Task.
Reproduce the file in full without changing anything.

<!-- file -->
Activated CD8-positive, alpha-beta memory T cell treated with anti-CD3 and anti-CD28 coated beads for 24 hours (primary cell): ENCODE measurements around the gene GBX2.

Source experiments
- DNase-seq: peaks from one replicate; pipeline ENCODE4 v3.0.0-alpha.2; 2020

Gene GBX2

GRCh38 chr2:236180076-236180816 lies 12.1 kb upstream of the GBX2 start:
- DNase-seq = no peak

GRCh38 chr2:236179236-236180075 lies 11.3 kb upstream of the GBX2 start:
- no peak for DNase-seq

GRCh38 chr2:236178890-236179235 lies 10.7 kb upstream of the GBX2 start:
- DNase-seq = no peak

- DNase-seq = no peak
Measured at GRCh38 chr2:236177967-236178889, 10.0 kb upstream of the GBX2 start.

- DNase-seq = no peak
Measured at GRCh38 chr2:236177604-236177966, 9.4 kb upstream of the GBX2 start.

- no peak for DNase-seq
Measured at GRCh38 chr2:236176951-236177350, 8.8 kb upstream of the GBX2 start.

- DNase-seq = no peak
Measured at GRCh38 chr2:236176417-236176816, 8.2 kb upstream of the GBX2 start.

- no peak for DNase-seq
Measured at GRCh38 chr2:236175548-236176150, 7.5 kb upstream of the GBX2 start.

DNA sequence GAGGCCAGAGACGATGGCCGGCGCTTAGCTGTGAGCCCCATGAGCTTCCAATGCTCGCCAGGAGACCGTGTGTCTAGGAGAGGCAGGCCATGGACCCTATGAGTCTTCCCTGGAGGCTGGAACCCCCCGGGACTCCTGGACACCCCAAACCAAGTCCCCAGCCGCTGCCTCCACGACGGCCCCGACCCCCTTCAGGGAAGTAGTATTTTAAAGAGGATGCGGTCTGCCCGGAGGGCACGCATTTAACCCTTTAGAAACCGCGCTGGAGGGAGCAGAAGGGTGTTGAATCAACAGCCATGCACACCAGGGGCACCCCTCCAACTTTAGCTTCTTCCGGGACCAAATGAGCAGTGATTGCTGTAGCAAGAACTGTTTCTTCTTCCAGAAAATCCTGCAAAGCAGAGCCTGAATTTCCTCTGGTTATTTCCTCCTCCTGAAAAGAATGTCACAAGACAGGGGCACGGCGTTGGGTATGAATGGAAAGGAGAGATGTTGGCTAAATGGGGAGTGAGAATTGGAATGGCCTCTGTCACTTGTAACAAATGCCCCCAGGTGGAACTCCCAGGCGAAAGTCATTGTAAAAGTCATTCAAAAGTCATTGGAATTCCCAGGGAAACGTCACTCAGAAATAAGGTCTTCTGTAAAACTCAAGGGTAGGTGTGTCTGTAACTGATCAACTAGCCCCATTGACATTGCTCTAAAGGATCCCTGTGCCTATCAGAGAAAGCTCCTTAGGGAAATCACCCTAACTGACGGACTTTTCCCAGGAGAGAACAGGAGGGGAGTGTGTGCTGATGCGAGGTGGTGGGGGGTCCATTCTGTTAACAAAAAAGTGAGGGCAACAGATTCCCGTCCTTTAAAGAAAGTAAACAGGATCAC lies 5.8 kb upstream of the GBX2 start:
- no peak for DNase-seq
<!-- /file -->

Activated CD8-positive, alpha-beta memory T cell treated with anti-CD3 and anti-CD28 coated beads for 24 hours (primary cell): ENCODE measurements around the gene GBX2.

Source experiments
- DNase-seq: peaks from one replicate; pipeline ENCODE4 v3.0.0-alpha.2; 2020

Gene GBX2

GRCh38 chr2:236180076-236180816 lies 12.1 kb upstream of the GBX2 start:
- DNase-seq = no peak

GRCh38 chr2:236179236-236180075 lies 11.3 kb upstream of the GBX2 start:
- no peak for DNase-seq

GRCh38 chr2:236178890-236179235 lies 10.7 kb upstream of the GBX2 start:
- DNase-seq = no peak

- DNase-seq = no peak
Measured at GRCh38 chr2:236177967-236178889, 10.0 kb upstream of the GBX2 start.

- DNase-seq = no peak
Measured at GRCh38 chr2:236177604-236177966, 9.4 kb upstream of the GBX2 start.

- no peak for DNase-seq
Measured at GRCh38 chr2:236176951-236177350, 8.8 kb upstream of the GBX2 start.

- DNase-seq = no peak
Measured at GRCh38 chr2:236176417-236176816, 8.2 kb upstream of the GBX2 start.

- no peak for DNase-seq
Measured at GRCh38 chr2:236175548-236176150, 7.5 kb upstream of the GBX2 start.

DNA sequence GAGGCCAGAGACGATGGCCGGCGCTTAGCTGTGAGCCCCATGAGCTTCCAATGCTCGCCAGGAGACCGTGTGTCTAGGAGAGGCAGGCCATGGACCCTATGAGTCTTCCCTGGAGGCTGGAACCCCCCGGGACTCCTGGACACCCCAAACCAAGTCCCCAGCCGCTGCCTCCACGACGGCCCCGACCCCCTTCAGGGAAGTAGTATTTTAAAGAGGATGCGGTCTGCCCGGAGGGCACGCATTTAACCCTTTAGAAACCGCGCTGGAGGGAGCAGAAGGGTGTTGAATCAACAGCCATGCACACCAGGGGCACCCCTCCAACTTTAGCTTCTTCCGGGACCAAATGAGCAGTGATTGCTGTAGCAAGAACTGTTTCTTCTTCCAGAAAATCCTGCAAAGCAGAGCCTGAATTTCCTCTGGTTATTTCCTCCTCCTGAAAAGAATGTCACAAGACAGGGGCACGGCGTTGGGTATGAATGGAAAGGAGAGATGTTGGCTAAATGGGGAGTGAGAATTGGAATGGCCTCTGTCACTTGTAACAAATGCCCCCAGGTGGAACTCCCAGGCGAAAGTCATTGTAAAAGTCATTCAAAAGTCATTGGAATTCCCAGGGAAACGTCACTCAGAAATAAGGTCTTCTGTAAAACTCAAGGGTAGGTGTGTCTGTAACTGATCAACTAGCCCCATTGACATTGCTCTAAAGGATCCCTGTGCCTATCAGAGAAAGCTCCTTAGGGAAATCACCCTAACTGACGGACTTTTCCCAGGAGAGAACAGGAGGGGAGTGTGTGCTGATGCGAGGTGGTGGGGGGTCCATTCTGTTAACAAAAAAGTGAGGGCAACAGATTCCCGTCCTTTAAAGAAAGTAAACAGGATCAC lies 5.8 kb upstream of the GBX2 start:
- no peak for DNase-seq